Tuesday, August 25, 2009

If going green is hard, passing green bills is harder

David Roberts really is wonderful.

I have been seeing - and deliberately not reading - dozens of op-eds, analysis pieces and blog posts about all the ways that President Obama is messing up the health-care fight. They all follow exactly the same pattern: if Obama would only do (or, if you think the battle's lost, had only done) what I say he should, we would have a health-care bill.

Well, maybe. But, though I'm struck breathless by some of the lies that are being told about the health-care plan, I have also been watching this country freak out over anything that could be painted as socialized medicine for almost as long as I've been alive. So it never occurred to me that Obama could wave a magic wand, or even give a brilliant speech, and hey, presto, the nation would see the light.

And yesterday on Grist, David Roberts nailed it: "Barack Obama is not our magic negro. He’s not Bagger Vance. He hasn’t come along to teach the ornery white folk the error of their ways. He’s just the president, a centrist Democrat embedded in a power structure replete with roadblocks and constraints."

We all know - when we stop to think about it - that pushing health-care reform, or a climate bill that will actually make a difference, through the US Congress will take sweat, and determination, and a whole lot of people making phone calls, writing their congressmen, and all the other boring labor that goes into political organizing. But what we feel is that we got this man elected, and now it's his job. As the New York Times reported a few days ago, the activists who campaigned so enthusiastically for him are feeling politicked out. They support the president wholeheartedly, the Times reported, but they are "taking a break from politics."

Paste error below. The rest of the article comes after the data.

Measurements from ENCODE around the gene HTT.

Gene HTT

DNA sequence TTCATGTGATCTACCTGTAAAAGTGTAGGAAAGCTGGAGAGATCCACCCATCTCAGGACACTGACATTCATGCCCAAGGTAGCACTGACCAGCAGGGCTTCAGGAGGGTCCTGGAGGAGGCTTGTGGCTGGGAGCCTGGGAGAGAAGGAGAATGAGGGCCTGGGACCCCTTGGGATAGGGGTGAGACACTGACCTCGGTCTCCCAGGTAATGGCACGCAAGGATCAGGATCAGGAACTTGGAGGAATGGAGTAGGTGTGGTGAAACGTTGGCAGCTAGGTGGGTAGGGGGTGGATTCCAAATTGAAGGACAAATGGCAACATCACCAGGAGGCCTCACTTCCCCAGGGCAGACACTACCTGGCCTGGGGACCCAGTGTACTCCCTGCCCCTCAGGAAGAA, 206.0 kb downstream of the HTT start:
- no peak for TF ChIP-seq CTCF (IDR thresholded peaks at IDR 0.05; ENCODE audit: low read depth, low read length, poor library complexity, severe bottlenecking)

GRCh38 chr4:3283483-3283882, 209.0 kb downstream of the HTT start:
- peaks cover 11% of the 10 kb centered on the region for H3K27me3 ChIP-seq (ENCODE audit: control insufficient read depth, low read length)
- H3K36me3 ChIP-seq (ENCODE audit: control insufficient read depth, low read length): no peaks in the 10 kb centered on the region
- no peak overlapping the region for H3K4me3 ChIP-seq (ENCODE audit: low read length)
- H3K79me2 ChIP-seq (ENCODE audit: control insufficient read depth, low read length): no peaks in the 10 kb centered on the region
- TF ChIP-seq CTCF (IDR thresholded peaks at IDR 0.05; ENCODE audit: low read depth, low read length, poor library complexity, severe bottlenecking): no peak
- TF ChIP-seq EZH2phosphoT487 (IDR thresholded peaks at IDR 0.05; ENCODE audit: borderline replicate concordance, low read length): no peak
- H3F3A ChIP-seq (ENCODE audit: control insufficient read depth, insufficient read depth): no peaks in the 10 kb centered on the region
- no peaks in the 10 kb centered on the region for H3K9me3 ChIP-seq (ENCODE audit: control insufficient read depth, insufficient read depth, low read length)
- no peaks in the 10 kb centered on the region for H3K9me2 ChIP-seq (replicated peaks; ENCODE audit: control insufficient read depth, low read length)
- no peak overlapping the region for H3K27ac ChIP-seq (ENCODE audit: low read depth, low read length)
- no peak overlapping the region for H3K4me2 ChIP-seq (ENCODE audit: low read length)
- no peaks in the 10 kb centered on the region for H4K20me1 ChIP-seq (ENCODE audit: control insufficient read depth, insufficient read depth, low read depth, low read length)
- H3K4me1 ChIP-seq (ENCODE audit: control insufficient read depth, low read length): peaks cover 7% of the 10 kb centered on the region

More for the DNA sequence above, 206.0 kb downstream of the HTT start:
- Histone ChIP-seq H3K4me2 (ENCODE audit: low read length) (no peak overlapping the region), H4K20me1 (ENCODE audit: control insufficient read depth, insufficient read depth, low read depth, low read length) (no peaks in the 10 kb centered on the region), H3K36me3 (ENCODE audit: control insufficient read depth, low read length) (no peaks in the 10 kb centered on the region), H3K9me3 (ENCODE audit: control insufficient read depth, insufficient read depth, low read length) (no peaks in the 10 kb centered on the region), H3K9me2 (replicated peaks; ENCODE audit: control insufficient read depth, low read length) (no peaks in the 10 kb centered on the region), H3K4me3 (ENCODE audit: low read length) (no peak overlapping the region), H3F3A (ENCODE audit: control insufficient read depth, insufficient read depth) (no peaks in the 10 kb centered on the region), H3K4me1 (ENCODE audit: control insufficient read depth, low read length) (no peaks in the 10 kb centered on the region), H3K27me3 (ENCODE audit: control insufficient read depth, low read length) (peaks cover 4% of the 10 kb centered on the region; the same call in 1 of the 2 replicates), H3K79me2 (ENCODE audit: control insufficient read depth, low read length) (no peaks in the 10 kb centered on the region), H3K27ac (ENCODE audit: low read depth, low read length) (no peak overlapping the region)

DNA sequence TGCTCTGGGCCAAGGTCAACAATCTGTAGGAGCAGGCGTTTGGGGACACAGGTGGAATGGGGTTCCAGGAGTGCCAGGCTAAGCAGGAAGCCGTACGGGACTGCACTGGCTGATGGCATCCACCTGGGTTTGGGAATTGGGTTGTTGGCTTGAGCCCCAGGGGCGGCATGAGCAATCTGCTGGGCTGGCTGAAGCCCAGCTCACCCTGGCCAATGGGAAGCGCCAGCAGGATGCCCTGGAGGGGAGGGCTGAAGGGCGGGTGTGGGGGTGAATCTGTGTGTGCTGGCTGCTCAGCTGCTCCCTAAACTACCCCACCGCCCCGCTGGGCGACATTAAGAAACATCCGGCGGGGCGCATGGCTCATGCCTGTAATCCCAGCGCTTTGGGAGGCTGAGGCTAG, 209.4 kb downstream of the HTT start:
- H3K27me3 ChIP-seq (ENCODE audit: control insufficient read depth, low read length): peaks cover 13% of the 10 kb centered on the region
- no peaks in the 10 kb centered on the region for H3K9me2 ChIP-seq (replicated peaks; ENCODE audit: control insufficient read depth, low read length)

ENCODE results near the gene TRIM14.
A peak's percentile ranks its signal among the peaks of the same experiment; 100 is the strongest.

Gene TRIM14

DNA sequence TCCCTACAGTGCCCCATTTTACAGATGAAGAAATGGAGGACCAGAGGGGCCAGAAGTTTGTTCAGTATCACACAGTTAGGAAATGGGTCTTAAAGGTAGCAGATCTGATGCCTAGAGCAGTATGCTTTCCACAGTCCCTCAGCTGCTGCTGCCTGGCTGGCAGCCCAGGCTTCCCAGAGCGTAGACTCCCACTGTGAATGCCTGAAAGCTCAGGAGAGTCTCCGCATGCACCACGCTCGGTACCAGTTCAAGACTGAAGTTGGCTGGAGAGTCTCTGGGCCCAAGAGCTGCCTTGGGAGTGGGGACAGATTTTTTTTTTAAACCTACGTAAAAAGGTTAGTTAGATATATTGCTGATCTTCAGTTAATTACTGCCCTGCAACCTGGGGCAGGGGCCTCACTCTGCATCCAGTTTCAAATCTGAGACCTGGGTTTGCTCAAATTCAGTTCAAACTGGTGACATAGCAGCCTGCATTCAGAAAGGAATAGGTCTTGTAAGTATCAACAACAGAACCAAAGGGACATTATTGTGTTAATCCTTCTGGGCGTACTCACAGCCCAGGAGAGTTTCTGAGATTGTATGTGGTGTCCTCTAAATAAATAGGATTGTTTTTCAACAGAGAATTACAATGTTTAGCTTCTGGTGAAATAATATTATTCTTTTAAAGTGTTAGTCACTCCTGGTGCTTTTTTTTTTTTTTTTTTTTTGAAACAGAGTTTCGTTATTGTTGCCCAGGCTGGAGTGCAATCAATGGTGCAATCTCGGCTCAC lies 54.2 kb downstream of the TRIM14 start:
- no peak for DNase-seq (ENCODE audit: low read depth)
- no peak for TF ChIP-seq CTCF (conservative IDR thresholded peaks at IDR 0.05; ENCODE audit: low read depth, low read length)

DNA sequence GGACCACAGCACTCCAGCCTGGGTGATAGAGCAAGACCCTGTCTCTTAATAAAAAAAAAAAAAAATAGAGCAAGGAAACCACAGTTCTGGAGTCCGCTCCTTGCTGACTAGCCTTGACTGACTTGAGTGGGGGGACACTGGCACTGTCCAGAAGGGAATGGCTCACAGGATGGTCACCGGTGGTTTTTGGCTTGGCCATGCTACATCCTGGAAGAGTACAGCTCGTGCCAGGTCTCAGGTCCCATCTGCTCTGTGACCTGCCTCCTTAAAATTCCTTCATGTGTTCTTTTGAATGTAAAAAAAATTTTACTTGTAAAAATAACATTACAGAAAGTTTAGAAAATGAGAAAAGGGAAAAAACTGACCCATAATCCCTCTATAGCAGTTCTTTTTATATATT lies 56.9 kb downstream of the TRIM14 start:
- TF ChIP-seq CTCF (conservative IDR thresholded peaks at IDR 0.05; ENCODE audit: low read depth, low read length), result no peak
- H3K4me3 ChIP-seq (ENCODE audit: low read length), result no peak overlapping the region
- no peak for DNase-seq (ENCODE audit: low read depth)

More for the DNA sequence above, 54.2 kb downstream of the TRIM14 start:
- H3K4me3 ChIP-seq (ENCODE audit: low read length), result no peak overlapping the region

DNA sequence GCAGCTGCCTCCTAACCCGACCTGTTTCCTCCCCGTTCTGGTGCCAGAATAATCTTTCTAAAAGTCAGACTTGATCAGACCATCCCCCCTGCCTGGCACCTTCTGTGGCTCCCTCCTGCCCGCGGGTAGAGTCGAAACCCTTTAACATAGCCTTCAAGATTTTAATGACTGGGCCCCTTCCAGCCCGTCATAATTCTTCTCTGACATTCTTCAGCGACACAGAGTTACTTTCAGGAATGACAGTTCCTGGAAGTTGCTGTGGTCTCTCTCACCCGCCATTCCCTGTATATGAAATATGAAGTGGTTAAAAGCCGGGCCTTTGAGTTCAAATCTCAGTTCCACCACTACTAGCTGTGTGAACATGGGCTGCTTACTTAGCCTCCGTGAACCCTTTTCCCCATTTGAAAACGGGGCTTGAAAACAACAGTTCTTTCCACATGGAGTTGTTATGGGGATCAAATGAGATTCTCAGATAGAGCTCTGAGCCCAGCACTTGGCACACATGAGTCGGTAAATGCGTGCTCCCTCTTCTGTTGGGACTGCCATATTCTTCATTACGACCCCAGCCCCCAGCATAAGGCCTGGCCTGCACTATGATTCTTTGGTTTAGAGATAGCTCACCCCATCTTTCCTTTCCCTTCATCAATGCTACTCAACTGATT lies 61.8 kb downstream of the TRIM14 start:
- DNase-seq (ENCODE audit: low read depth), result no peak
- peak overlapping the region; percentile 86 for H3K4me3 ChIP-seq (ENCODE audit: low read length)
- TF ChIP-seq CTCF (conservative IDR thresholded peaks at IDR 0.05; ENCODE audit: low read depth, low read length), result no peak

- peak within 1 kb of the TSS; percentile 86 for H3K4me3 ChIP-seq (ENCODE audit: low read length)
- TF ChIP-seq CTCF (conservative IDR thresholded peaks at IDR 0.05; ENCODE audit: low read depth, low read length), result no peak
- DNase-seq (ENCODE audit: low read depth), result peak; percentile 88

One activist who's got it straight is Bill McKibben, founder of 350.org, who - to judge from his Twitter posts - seems to be on the road and around the world virtually full-time. organizing massive global demonstrations for next October 24 to influence the run-up to the Copenhagen climate talks in December. McKibben - who could get his byline into any paper in the country - isn't spending his time (at least not much of it) sitting around writing articles about what Obama should be doing about climate change, though I'm sure he has some pretty strong opinions. But he also recognizes that politicians do not do, and (with rare exceptions) never have done, what is right. They do what is politic. And it is our job, not Obama's, to put so much pressure on them that the right thing to do becomes also the politic thing to do.

Obama isn't going to save us. He can't. It will take a whole lot more than one man - even if if he's the president of the United States - to bring us universal healthcare and a serious climate bill.

Well, we've got a whole lot more - we've got ourselves. The question is, do we have the fortitude to give up the luxury of complaint, turn around, and just keep on keeping on until we get where we need to be?

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